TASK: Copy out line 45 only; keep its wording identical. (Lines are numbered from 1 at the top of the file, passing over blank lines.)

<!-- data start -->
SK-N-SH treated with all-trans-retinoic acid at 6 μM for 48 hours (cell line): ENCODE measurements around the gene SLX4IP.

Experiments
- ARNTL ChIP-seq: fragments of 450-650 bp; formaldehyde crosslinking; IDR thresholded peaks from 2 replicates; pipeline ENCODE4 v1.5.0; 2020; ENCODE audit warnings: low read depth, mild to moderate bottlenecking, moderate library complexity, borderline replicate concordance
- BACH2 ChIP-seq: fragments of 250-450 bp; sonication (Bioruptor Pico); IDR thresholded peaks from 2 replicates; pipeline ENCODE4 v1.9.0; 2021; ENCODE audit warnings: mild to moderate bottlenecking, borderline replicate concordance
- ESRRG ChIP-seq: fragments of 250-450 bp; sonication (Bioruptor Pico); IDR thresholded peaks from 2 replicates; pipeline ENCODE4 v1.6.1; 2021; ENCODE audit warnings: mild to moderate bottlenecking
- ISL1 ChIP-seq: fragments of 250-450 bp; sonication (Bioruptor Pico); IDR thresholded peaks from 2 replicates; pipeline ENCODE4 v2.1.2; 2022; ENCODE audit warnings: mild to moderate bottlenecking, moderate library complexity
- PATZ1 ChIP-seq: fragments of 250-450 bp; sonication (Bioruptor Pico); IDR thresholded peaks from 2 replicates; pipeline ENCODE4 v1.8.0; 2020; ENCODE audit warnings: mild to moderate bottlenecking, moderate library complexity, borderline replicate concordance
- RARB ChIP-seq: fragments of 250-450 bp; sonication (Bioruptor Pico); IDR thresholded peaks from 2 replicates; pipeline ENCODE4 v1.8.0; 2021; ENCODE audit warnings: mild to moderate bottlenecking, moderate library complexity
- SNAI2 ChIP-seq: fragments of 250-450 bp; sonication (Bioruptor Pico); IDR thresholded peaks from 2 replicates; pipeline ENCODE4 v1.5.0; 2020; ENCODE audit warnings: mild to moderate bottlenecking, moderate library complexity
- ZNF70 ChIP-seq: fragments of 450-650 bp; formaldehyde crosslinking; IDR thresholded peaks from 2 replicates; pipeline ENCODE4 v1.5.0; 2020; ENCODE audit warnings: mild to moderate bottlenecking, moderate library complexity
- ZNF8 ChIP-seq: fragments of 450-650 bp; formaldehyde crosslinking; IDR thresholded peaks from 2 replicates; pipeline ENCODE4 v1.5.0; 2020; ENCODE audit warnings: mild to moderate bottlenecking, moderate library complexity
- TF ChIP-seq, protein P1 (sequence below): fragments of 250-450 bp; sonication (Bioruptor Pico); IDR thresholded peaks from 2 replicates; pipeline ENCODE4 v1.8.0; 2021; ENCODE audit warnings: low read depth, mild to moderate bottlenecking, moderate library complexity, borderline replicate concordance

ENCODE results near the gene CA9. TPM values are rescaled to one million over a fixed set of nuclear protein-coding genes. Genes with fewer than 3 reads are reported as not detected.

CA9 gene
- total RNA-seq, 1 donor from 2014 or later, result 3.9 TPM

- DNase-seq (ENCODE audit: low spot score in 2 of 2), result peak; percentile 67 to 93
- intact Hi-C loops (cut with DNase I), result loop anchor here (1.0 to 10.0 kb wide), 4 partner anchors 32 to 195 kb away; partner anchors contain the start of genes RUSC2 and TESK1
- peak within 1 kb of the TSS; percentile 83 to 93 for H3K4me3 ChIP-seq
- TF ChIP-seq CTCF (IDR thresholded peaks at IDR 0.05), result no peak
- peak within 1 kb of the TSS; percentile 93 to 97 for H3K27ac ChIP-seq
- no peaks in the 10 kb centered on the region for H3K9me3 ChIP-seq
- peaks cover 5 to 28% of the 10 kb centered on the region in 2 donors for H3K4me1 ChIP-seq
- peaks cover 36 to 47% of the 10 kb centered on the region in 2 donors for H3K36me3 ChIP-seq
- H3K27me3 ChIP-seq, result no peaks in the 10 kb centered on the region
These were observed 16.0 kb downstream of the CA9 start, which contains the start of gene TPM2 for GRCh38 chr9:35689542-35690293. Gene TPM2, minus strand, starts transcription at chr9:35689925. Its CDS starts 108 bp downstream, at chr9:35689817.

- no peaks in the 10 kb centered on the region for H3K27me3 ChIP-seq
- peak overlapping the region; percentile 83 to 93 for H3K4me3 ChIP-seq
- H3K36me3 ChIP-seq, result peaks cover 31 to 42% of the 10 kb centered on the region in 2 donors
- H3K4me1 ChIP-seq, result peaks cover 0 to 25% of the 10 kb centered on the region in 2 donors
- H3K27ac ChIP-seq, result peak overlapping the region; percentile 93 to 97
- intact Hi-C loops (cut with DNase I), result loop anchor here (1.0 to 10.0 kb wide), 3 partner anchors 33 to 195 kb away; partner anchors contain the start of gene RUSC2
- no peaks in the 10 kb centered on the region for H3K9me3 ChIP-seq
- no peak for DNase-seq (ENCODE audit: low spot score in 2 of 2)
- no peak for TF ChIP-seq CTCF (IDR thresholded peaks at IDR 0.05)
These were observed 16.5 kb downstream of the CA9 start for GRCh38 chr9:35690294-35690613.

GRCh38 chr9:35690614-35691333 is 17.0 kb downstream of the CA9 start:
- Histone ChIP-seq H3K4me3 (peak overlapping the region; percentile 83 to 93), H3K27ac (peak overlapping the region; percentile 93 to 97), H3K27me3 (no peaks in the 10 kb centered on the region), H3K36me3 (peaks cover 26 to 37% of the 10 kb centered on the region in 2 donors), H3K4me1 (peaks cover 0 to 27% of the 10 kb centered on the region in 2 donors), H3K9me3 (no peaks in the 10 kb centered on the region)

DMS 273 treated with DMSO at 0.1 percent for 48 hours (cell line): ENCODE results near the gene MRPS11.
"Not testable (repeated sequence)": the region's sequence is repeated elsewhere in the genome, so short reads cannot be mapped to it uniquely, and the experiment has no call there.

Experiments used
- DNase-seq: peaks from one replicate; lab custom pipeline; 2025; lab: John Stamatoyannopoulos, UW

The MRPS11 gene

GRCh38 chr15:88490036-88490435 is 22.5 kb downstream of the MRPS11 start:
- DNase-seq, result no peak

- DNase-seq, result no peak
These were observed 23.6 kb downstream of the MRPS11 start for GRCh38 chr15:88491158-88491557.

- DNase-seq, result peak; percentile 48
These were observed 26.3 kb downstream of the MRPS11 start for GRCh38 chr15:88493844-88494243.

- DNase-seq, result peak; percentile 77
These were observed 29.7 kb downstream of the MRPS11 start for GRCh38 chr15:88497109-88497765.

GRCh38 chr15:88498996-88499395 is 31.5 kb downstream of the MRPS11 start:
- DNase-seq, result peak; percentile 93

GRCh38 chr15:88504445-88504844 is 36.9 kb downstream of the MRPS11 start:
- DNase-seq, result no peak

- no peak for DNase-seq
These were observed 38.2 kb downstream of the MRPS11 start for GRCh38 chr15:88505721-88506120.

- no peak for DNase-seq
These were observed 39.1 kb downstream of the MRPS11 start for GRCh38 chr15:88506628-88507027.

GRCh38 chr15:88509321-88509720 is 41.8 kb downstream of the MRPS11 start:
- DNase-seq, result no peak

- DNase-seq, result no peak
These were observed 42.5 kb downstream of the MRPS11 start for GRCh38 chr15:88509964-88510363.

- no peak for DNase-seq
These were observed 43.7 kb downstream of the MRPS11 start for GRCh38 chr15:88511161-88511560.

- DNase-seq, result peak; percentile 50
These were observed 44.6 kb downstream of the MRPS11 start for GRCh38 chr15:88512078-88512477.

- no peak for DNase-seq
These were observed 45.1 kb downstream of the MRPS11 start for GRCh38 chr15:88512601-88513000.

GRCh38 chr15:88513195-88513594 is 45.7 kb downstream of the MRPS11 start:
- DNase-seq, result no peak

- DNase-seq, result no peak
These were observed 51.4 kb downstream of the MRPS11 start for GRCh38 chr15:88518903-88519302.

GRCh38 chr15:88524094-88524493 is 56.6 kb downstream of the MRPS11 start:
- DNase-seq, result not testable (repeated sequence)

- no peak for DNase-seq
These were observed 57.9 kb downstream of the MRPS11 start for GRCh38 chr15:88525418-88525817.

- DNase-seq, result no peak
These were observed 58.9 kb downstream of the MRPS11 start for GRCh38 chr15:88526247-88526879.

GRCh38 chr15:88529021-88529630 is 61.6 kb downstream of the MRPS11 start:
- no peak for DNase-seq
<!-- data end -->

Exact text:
- DNase-seq, result no peak